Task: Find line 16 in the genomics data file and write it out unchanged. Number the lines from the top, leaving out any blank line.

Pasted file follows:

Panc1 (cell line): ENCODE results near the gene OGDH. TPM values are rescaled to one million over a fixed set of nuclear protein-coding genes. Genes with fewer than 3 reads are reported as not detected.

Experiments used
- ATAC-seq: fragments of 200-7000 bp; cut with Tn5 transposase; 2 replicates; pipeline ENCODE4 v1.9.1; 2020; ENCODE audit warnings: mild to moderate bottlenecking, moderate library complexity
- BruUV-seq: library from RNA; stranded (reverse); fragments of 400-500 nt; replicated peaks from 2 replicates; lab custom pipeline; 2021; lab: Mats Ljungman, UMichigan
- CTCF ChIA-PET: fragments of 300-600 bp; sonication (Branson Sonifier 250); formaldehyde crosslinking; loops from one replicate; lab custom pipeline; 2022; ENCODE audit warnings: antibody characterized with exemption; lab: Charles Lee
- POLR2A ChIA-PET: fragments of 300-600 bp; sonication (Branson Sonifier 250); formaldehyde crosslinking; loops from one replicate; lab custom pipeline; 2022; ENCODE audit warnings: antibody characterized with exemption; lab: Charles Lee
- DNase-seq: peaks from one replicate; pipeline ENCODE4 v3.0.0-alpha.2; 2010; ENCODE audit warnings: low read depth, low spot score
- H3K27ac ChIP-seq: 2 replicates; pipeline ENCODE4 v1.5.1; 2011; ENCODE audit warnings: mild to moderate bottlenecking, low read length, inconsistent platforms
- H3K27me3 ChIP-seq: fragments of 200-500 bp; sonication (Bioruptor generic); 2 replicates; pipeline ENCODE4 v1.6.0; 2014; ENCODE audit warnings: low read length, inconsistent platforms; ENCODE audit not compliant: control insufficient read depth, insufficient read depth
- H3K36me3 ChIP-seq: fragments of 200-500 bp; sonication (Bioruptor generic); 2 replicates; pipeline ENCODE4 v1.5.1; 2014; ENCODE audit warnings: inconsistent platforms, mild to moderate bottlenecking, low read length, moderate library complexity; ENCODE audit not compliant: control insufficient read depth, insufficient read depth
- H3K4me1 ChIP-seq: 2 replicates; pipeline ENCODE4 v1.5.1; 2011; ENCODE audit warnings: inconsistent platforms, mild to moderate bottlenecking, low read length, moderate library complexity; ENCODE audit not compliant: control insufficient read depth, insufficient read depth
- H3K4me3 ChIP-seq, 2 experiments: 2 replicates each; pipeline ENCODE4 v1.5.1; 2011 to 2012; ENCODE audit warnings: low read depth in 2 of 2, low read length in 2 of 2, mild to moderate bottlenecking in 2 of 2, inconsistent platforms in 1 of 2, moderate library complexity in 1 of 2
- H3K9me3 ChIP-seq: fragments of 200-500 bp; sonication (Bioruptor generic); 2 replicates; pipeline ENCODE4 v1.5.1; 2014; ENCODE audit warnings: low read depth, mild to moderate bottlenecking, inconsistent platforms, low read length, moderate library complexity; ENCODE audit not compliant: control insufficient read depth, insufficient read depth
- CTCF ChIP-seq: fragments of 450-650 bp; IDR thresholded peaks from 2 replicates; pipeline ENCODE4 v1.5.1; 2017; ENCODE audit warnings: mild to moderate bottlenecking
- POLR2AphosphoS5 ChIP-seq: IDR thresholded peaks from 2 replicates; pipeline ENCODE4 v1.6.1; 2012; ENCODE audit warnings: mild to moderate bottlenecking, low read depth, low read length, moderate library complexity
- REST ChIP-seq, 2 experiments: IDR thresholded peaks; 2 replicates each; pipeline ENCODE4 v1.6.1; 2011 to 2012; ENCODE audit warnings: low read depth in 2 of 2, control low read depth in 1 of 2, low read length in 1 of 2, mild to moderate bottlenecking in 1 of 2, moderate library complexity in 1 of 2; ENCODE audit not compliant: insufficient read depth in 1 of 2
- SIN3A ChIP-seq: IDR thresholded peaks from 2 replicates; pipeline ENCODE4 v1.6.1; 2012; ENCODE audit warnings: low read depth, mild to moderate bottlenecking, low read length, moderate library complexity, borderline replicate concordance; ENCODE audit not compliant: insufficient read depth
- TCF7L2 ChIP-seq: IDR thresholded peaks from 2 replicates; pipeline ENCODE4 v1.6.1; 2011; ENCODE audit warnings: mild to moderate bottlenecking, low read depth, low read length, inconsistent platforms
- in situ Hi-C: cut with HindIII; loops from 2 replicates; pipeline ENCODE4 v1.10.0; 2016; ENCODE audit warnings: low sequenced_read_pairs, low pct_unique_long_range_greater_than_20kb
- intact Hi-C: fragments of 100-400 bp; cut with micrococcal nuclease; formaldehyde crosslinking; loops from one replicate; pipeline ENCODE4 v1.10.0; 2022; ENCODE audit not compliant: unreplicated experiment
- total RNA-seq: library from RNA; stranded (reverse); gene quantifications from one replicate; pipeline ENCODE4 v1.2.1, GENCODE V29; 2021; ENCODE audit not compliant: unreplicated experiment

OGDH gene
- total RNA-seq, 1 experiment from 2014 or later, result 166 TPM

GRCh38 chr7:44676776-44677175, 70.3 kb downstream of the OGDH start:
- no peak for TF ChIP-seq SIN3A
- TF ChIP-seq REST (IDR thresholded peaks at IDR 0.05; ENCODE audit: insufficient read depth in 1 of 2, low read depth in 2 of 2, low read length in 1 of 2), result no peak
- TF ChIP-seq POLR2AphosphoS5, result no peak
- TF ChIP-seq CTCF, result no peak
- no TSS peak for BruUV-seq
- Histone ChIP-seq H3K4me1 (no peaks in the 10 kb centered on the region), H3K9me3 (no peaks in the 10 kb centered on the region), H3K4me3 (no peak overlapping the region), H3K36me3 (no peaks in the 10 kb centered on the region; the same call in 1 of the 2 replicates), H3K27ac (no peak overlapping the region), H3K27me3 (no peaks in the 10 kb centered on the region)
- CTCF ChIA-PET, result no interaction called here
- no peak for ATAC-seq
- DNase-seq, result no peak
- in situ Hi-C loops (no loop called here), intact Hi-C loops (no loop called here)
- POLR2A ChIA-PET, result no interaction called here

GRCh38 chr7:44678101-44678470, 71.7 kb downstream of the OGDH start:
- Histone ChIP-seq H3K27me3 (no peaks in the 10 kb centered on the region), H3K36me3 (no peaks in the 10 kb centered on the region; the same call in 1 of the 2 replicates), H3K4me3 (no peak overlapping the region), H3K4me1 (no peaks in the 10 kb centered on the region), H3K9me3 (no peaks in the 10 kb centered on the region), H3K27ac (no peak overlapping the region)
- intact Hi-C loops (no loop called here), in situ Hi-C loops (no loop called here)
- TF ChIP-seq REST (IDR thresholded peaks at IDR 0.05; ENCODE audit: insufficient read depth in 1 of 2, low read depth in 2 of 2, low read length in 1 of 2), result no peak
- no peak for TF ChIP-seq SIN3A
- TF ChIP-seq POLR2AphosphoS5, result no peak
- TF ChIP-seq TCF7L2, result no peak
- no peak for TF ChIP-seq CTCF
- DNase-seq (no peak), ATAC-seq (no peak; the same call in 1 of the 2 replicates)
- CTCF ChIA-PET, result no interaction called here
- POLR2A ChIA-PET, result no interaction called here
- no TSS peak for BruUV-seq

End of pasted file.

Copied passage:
- REST ChIP-seq, 2 experiments: IDR thresholded peaks; 2 replicates each; pipeline ENCODE4 v1.6.1; 2011 to 2012; ENCODE audit warnings: low read depth in 2 of 2, control low read depth in 1 of 2, low read length in 1 of 2, mild to moderate bottlenecking in 1 of 2, moderate library complexity in 1 of 2; ENCODE audit not compliant: insufficient read depth in 1 of 2